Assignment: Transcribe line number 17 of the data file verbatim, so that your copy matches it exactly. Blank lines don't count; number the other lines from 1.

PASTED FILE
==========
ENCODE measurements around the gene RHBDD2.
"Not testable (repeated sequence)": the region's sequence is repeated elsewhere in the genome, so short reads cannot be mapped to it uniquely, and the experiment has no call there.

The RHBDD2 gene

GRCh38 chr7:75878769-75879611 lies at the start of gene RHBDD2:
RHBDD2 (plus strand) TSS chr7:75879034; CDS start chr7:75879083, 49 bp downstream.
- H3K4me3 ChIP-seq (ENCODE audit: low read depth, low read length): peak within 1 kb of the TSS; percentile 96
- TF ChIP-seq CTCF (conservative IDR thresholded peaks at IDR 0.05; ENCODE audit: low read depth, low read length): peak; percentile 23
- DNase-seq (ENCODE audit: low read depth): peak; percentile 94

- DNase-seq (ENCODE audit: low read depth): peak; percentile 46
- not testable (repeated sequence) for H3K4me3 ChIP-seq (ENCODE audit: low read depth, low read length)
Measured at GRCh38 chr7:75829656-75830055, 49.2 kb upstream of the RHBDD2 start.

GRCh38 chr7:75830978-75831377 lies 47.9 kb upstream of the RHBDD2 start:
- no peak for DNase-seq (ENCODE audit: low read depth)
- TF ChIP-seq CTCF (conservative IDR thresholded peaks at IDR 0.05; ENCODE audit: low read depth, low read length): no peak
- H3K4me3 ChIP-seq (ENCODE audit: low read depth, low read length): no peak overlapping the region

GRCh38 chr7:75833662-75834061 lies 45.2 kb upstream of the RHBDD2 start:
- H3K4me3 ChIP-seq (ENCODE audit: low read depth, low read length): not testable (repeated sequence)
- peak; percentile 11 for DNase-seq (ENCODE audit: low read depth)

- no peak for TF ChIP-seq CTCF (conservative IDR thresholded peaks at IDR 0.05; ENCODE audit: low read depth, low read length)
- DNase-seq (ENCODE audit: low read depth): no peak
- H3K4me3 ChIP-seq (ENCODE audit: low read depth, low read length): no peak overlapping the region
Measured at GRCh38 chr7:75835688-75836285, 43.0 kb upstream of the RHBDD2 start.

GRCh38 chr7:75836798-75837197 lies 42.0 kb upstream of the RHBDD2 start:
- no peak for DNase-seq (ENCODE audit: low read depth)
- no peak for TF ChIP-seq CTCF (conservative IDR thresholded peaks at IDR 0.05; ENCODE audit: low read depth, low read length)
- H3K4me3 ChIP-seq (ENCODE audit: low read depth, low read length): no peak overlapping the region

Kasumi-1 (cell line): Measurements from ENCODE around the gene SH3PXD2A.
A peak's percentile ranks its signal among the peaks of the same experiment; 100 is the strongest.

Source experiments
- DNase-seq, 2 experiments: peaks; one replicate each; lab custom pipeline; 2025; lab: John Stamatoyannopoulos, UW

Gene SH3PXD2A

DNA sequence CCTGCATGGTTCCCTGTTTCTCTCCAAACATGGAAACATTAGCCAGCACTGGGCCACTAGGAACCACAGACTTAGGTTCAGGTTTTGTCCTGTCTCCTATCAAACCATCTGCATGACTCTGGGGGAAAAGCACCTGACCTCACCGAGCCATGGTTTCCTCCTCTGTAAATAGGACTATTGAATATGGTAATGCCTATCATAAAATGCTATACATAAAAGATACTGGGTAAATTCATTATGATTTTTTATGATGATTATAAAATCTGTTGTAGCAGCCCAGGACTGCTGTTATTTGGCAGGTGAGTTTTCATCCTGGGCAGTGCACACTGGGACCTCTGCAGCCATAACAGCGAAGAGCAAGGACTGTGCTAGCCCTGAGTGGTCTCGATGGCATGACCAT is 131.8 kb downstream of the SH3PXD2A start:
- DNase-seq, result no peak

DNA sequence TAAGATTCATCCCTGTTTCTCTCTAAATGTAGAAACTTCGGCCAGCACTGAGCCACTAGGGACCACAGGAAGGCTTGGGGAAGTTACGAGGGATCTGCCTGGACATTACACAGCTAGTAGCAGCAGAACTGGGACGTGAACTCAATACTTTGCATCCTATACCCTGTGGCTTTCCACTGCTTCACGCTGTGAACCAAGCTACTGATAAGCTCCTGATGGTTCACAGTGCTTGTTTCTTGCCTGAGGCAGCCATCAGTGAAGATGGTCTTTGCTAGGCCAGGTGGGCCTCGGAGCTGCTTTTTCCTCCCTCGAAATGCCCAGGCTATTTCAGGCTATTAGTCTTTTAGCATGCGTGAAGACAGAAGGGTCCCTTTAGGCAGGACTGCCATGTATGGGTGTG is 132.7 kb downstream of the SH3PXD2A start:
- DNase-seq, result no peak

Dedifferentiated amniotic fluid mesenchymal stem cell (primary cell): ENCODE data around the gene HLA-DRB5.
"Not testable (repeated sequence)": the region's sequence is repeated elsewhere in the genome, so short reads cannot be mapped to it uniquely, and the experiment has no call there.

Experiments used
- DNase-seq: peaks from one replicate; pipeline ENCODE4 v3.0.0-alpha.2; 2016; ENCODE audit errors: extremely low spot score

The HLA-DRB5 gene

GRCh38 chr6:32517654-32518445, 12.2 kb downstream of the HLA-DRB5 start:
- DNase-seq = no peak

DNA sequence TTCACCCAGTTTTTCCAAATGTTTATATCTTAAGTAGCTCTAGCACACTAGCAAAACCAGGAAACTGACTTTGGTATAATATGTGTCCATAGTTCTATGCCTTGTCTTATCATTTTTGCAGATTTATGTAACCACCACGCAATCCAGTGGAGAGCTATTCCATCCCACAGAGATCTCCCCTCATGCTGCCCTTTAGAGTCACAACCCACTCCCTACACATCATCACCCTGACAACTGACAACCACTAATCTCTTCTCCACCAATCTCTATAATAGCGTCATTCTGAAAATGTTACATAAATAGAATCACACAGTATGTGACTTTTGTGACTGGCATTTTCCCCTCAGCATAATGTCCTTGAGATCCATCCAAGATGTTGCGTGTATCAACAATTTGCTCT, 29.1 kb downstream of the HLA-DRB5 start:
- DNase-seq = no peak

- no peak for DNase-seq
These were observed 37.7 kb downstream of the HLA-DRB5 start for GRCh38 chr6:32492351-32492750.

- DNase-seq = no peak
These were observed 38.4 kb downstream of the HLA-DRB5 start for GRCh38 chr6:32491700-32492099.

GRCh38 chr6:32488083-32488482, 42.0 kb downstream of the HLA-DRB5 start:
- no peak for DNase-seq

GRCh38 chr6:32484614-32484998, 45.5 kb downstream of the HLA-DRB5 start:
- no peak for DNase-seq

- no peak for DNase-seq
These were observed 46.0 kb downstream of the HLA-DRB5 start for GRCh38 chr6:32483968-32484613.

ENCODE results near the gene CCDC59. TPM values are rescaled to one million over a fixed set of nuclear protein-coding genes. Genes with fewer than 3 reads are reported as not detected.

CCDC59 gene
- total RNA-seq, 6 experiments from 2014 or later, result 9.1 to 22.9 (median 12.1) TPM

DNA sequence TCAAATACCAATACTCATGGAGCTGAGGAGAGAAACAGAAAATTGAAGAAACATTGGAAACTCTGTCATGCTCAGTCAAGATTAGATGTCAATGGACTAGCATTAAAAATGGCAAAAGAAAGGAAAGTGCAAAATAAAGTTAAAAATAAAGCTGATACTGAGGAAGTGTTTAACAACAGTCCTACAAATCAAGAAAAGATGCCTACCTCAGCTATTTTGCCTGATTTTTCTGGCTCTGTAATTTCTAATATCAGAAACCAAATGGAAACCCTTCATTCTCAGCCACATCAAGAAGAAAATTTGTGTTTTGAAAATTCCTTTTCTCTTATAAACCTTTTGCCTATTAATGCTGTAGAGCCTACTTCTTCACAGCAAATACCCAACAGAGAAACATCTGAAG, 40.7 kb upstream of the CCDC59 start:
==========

- H3K4me3 ChIP-seq (ENCODE audit: low read depth, low read length): not testable (repeated sequence)